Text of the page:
If you think allergies/leaky-gut are the cause of your symptoms, you can try a rotation diet, which is usually the primary means of treating a leaky gut anyways. See my post here.

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Hi!I also would like to find a reliable doc to treat a leaky gut. I am not sure that many doctors believe in the theory. My gastro just says to cut out what bothers you. I also have been suffering from gastro symptoms for most of my life. I am gluten free and probably a celiac but tests were inconclusive. I went to a naturopathic doc and he helped me by finding other food intolerances but he also wanted me to try things that my gastro and rhuemmy doc didn't believe in. I saw him for 2 appointments and I spent over $500 on just tests. So I am looking into books and articles to help me out.

I see a rhuemmy doctor because I have sjogren's. I don't have major joint pain but do have fatigue and dryness everywhere. If you find a cure for your toe fungus, let me know. I only have 5 normal toenails.

Renaye

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Toe nail fungus?  A medical doctor can prescribe topical Difulcan (an anti-fungal) if you don't want to take a systemic anti-fungal.    If you can't get that, then you can try a drop of Tea Tree Oil applied every night  on each nail for at least six months.  Don't dilute it.   It worked for me and I tried other over-the-counter products.  It's worth a try, it's cheap ($8.00) but it takes patience and you can't wear polish during that time!  Test the product in case you get a reaction (everyone's different).  

 

We use Tea Tree Oil on a regular basis.  I won't travel without it.  You can check out the internet for its safety.

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Cyclinglady

I started tea tree oil in June and also tried it in the past but with no luck. I don't know if I tried it long enough. I will try to be more consistent this time and hopefully have a better report to give you around Christmas. My doctor will not give me the systemic anti-fungal with my autoimmune problems. So it is either tea tree oil or pulling my nails!!!

Thanks

Renaye

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Stri8ed – thank you for the tip on the test and the link. I am looking for all the info I can get. I never considered leaky gut until I had the IgG allergies and started researching it and leaky gut kept coming up.

Renaye – It doesn’t seem that many traditional doctors consider leaky gut to be a clinical finding, unfortunately. I did some local searches and have found that many Chiropractors also have holistic/alternative medicine practices (or “Wellness Centers”) that consider and treat leaky gut syndrome as part of their whole body “wellness” plan. Sounds like you found the same. Unfortunately, my insurance doesn’t cover ‘alternative medicine’ and I would have to pay for it out of pocket. $175 for first visit and $50 – $150 for each follow-up with going a couple times a week and tapering off. I can’t afford that right now, so, like you, I will have to try to deal with it myself. I also see a Rheumy for Rheumatoid Arthritis. I go back to her in a couple of weeks and will mention it to her and see what her take on it is. Maybe I can see if she will order the lactulose/mannitol test. It doesn’t hurt to ask.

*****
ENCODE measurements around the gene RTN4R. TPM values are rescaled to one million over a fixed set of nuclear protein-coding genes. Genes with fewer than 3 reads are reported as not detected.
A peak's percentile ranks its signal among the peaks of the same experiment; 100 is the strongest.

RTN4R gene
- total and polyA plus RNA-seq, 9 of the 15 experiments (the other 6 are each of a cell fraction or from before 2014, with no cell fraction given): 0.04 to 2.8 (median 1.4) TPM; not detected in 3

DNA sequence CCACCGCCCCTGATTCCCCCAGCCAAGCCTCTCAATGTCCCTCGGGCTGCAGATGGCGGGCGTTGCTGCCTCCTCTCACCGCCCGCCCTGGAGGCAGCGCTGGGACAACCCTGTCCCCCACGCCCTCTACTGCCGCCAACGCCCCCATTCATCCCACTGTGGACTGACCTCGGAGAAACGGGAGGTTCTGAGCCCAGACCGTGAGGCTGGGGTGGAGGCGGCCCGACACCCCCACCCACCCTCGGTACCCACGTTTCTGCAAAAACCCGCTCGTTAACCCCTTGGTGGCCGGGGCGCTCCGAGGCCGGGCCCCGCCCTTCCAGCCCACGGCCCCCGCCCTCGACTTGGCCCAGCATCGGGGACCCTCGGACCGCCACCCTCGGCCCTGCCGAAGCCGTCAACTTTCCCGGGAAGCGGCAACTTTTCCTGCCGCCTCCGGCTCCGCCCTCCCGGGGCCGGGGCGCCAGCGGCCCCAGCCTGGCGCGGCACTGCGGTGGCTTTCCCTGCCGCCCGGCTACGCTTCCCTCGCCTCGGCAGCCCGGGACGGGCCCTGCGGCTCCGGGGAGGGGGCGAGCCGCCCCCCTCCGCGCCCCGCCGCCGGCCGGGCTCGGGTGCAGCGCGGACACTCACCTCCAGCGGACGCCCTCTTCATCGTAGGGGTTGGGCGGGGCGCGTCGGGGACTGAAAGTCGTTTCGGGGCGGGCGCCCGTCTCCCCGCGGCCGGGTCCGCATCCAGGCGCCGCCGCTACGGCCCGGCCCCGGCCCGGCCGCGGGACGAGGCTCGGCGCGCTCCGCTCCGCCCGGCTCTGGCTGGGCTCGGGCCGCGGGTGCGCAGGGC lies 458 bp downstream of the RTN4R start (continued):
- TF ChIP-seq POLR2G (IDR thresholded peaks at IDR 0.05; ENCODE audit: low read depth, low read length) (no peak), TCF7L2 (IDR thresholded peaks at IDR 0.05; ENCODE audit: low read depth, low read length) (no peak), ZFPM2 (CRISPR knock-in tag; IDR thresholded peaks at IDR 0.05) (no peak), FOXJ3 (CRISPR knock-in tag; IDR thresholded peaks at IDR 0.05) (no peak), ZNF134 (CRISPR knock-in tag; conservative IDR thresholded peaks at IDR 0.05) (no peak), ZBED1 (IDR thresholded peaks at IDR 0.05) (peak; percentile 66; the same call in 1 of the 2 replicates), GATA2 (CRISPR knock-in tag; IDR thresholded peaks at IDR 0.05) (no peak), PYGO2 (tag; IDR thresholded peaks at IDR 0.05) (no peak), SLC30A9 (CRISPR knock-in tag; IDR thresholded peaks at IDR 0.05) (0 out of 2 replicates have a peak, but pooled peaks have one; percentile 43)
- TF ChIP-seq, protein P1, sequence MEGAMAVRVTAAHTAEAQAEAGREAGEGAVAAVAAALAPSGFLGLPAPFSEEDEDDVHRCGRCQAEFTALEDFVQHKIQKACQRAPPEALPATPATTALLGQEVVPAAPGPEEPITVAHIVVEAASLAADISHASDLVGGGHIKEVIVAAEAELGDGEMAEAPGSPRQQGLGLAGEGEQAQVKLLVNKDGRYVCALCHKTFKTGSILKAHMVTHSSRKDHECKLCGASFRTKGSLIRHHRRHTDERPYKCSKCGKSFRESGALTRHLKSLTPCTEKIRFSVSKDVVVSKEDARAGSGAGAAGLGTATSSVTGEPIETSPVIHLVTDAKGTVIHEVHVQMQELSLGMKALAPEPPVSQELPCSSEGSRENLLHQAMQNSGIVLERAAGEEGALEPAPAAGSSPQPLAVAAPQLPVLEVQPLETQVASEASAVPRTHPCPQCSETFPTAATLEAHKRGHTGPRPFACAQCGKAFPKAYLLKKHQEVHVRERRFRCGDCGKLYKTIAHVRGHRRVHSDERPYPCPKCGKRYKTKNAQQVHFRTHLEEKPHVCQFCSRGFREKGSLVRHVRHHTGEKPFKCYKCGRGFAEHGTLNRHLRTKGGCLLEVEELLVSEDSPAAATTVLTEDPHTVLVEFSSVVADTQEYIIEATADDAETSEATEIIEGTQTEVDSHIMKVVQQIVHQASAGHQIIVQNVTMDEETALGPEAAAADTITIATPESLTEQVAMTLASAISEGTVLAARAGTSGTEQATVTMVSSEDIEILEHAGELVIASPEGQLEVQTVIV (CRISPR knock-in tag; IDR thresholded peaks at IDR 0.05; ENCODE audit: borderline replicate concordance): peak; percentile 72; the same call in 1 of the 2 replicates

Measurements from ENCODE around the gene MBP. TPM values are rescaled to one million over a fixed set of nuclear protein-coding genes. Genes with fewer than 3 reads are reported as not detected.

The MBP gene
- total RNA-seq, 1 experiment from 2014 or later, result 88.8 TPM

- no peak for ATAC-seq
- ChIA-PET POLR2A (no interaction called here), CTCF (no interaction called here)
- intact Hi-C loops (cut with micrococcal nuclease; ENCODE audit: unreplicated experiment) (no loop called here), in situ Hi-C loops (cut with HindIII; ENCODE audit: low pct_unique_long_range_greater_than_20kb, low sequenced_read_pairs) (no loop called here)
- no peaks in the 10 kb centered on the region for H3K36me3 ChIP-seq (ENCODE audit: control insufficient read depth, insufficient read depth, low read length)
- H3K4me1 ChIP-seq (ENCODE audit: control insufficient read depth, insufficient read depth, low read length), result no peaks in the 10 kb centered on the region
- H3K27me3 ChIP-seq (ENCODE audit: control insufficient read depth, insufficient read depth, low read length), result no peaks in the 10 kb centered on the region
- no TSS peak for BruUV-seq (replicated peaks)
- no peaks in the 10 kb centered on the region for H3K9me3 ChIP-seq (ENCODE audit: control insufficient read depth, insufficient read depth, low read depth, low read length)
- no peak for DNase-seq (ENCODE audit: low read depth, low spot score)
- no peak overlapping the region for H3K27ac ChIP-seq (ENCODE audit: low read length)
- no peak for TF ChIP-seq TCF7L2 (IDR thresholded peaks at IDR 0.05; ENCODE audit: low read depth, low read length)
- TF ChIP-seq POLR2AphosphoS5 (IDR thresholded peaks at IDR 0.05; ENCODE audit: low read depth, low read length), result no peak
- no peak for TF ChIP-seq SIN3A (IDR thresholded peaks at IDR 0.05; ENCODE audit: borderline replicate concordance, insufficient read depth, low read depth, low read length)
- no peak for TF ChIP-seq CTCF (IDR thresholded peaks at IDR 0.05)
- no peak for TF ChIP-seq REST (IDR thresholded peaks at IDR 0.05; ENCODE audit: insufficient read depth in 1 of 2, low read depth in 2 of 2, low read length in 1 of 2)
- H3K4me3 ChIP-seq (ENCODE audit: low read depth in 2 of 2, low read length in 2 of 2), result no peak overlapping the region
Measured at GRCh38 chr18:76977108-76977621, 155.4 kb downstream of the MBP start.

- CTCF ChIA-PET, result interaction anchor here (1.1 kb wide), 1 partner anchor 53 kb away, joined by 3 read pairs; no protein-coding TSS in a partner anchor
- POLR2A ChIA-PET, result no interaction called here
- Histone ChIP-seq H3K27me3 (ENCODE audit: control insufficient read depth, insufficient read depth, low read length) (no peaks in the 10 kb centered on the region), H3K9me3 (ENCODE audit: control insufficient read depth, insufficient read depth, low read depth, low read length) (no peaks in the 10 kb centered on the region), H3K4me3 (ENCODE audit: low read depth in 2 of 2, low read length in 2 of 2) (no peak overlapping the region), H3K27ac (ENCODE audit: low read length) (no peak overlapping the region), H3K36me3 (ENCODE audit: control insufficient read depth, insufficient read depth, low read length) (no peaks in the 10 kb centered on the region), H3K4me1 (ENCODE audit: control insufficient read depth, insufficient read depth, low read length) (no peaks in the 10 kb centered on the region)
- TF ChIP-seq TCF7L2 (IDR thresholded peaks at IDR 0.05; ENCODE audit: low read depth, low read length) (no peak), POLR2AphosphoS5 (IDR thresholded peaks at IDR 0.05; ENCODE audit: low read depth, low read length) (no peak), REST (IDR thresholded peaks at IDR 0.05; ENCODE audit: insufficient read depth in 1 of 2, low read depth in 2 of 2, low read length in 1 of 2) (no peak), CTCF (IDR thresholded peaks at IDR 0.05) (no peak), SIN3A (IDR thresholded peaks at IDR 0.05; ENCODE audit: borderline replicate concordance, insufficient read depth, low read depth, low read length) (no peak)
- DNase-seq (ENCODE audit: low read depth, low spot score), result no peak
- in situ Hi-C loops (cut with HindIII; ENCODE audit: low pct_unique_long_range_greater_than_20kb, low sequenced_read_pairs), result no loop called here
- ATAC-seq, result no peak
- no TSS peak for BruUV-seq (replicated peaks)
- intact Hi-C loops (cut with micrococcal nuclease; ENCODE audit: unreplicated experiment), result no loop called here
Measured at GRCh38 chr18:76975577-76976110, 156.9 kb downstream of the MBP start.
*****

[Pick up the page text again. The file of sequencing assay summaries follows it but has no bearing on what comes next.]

Cyclinglady – thanks for the tip on tea tree oil. I’ve heard of that remedy but never tried it. I won’t use the systemic stuff because I just don’t want to risk side effects. I’ve tried the OTC stuff which does absolutely nothing. For several weeks I treated with apple cider vinegar soaks and applied vicks vapor rub. The vicks pretty much killed the nail and sort of detached it from the nail bed so I had to keep trimming them back really far. They grew back in an appeared fine but it wasn’t too long before the fungus came back.

Edited by DChelleD
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It's a long, slow process with the tea tree oil.  Toe nails grow slowly, so it takes time -- like six months.  Then you have to pretty much maintain it each winter (that's when I do it cause it's too cold to go bare footed).  So, apply the oil, trim your nails every 2 to three weeks.  If you can, use it in the morning as well.  I keep a tiny bottle in my bedside table drawer and apply it right before I go to bed.  Make sure the oil is applied on, under and on the cuticle for complete coverage.  

 

The stuff works great for ringworm and athlete's foot too.   Plus, we use it on blemishes.